FERC’s punt of ROFR issue



While Oklahoma’s ROFR or Right of First Refusual bill stirred up a political hornet’s nest early in the legislative session, it now rests quietly in the abyss of legislative committees, hidden there because it possibly threatened the futures of some legislators.

In recent weeks however, ROFR rose again but not in the legislature. Instead, it came to light in the recent Order 1920, the landmark rule from Federal Energy Regulatory Commissioners. After spending two years to write a rule for the development of thousands of miles of transmission lines over the coming decade, FERC decided not to resurrect the “right of first refusal” that would have allowed powerful utilities the ability to refuse competitive bidding for the expensive projects in their service areas.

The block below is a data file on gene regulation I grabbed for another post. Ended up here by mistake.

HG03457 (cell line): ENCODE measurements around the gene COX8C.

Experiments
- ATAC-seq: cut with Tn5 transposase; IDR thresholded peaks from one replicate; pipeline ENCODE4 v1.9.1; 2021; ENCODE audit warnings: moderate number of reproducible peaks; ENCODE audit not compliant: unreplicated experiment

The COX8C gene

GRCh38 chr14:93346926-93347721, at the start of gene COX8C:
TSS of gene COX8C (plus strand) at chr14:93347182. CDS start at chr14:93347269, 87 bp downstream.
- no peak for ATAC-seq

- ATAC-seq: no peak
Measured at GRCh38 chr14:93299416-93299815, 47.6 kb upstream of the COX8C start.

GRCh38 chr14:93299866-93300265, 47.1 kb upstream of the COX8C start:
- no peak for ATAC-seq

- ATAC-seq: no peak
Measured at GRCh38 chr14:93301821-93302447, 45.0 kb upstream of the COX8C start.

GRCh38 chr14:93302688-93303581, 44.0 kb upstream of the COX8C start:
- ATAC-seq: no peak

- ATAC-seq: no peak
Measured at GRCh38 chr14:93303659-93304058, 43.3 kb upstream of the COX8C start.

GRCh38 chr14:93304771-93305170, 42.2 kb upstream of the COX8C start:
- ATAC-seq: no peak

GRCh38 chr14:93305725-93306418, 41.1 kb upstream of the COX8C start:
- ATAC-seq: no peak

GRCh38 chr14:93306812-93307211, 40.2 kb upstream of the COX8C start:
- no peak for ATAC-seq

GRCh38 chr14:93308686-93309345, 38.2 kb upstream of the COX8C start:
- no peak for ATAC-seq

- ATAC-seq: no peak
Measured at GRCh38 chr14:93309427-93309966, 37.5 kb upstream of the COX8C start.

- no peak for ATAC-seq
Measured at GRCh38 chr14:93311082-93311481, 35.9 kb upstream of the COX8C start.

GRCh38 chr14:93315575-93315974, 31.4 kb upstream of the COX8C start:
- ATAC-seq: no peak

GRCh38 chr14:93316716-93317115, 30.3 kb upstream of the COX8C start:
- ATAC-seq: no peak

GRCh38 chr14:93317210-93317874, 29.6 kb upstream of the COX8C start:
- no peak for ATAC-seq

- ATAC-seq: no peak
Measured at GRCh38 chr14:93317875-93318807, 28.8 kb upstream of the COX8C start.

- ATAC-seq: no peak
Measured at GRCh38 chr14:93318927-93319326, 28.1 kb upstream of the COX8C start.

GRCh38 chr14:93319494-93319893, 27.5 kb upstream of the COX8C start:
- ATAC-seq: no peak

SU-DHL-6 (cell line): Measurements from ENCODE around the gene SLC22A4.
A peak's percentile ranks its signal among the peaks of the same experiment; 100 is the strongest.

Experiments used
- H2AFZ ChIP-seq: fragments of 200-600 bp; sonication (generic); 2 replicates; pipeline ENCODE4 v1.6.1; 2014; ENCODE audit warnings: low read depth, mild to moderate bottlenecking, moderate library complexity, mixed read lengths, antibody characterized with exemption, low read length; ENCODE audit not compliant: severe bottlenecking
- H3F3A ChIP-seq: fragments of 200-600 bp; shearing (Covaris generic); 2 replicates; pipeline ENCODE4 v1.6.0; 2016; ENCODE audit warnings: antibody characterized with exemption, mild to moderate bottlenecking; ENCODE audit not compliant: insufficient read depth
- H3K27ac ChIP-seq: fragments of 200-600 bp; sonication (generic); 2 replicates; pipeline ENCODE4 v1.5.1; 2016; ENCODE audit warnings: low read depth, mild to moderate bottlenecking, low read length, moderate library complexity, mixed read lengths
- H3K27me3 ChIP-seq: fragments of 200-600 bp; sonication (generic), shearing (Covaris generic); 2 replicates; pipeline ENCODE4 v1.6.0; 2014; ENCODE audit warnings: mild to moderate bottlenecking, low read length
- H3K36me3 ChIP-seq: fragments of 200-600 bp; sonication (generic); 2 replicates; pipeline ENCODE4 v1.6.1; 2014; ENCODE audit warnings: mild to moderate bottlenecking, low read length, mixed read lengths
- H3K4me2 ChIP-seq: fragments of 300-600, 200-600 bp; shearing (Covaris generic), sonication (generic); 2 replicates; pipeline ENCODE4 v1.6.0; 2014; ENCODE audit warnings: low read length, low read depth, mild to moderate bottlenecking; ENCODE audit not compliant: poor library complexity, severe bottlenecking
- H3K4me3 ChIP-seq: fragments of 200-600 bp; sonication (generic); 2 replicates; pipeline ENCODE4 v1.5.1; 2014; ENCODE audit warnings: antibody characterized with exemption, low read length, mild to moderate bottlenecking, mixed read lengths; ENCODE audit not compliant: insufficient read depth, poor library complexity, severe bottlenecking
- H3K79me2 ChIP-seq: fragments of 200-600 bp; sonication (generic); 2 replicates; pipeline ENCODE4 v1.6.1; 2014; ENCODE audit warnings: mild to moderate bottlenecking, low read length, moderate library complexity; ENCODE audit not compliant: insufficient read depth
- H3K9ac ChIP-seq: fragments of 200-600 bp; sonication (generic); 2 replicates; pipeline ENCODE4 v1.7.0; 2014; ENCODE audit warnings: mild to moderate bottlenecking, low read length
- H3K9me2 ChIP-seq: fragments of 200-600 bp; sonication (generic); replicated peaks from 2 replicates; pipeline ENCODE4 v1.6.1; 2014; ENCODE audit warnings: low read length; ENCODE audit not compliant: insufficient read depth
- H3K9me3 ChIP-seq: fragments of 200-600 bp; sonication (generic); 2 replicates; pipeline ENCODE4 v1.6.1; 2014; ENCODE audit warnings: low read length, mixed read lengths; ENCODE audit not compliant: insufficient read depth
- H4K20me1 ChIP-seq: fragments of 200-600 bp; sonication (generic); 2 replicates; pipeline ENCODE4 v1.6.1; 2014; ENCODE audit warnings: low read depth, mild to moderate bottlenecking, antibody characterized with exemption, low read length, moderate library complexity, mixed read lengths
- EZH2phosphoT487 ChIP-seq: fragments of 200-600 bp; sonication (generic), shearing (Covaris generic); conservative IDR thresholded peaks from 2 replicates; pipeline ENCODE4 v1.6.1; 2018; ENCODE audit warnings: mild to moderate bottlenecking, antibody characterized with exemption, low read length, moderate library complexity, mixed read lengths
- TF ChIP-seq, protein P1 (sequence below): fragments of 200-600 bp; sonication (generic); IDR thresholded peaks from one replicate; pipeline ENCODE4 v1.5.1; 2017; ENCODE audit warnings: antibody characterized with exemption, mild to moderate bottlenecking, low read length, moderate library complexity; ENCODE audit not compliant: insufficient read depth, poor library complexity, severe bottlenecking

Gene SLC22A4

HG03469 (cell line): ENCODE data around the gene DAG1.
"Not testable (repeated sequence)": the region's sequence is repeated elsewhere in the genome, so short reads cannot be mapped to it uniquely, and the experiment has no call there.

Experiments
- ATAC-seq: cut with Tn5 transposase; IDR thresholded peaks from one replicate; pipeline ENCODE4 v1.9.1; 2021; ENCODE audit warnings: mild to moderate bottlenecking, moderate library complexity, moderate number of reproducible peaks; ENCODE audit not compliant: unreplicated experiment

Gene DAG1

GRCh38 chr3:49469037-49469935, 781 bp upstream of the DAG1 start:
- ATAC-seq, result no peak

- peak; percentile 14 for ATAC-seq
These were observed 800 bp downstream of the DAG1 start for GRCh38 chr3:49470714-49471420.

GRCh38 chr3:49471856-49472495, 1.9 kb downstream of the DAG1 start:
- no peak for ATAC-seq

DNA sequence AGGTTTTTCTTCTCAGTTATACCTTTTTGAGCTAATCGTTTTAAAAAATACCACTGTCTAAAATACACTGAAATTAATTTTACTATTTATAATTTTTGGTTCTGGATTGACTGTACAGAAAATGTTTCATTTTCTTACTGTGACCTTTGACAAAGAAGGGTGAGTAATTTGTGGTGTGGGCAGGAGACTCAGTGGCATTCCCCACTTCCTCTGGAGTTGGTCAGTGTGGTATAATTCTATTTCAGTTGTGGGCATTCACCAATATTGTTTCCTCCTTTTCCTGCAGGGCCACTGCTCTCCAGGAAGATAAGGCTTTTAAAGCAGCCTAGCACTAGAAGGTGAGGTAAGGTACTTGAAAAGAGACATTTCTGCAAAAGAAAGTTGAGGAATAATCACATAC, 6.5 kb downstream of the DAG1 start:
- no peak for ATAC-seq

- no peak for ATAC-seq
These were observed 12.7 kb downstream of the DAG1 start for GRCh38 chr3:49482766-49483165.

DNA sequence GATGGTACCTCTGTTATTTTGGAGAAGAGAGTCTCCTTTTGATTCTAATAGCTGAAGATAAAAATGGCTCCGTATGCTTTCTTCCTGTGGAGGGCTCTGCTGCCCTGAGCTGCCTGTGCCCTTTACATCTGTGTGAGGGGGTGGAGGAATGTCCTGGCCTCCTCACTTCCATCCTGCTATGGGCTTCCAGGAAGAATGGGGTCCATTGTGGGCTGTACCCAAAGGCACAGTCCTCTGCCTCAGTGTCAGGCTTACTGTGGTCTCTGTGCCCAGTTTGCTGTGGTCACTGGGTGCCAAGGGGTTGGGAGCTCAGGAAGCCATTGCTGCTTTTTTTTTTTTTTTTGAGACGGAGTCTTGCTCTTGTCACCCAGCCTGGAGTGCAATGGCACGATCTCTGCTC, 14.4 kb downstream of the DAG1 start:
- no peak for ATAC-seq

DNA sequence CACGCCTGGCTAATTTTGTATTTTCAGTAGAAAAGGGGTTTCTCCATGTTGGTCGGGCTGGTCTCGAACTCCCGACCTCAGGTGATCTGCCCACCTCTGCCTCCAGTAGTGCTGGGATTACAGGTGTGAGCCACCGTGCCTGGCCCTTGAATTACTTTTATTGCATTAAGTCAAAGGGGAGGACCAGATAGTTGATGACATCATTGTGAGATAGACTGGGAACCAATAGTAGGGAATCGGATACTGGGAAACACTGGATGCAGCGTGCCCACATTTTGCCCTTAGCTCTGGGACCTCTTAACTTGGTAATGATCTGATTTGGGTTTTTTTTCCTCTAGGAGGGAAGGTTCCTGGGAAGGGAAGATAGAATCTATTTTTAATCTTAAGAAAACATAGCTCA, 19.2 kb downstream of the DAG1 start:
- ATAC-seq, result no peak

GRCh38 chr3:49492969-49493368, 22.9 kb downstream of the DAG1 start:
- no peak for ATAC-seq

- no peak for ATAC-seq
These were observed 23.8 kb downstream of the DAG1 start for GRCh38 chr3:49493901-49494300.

FERC’s encouragement to use competitive bidding on such larger projects has been in existence since 2011. However, it is the belief of some ROFR critics that by not rewriting the issue, FERC only “punted” the issue and left the ultimate decision in the hands of states, i.e. Oklahoma legislature. It’s already been proven by this year’s action at the state capitol that the issue is a red hot poker that few want to touch.

E&E News spoke with Paul Cicio, executive director of the Electricity Transmission Competition Coalition and a man who has been quoted several times here at OK Energy Today as we covered the ROFR issue in Oklahoma.

“We suspect that utilities will continue to protect their turf,” he said. ““This is giving incumbent electric utilities a blank check. Utilities have no incentive to contain costs without competition.”

Several states in the past few years have adopted laws giving ROFR power to monopoly utilities that extended their money to the campaigns of eager legislators. A similar attempt started last year in Oklahoma but it stalled until this year. Now it appears the issue has stalled again.